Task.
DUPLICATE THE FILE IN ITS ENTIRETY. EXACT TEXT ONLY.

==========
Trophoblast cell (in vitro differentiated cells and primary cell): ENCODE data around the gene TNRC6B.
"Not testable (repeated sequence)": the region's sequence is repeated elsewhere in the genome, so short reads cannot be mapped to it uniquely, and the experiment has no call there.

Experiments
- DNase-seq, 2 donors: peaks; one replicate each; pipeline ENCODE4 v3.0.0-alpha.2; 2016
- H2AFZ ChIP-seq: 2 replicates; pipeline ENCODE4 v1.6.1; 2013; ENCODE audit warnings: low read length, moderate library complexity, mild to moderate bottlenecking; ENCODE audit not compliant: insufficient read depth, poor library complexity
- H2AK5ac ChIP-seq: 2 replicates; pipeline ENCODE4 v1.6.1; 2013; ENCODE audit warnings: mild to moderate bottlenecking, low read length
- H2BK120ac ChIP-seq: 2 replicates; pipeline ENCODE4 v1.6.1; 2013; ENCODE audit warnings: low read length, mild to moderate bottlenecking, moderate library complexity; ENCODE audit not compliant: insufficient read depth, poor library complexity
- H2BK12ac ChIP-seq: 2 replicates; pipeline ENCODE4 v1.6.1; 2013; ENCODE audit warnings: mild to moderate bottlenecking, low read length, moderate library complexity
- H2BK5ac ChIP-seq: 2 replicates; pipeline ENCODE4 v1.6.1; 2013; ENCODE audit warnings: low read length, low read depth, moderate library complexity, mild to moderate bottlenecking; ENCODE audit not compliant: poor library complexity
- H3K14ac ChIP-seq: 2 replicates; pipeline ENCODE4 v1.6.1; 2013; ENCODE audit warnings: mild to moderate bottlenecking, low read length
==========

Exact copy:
Trophoblast cell (in vitro differentiated cells and primary cell): ENCODE data around the gene TNRC6B.
"Not testable (repeated sequence)": the region's sequence is repeated elsewhere in the genome, so short reads cannot be mapped to it uniquely, and the experiment has no call there.

Experiments
- DNase-seq, 2 donors: peaks; one replicate each; pipeline ENCODE4 v3.0.0-alpha.2; 2016
- H2AFZ ChIP-seq: 2 replicates; pipeline ENCODE4 v1.6.1; 2013; ENCODE audit warnings: low read length, moderate library complexity, mild to moderate bottlenecking; ENCODE audit not compliant: insufficient read depth, poor library complexity
- H2AK5ac ChIP-seq: 2 replicates; pipeline ENCODE4 v1.6.1; 2013; ENCODE audit warnings: mild to moderate bottlenecking, low read length
- H2BK120ac ChIP-seq: 2 replicates; pipeline ENCODE4 v1.6.1; 2013; ENCODE audit warnings: low read length, mild to moderate bottlenecking, moderate library complexity; ENCODE audit not compliant: insufficient read depth, poor library complexity
- H2BK12ac ChIP-seq: 2 replicates; pipeline ENCODE4 v1.6.1; 2013; ENCODE audit warnings: mild to moderate bottlenecking, low read length, moderate library complexity
- H2BK5ac ChIP-seq: 2 replicates; pipeline ENCODE4 v1.6.1; 2013; ENCODE audit warnings: low read length, low read depth, moderate library complexity, mild to moderate bottlenecking; ENCODE audit not compliant: poor library complexity
- H3K14ac ChIP-seq: 2 replicates; pipeline ENCODE4 v1.6.1; 2013; ENCODE audit warnings: mild to moderate bottlenecking, low read length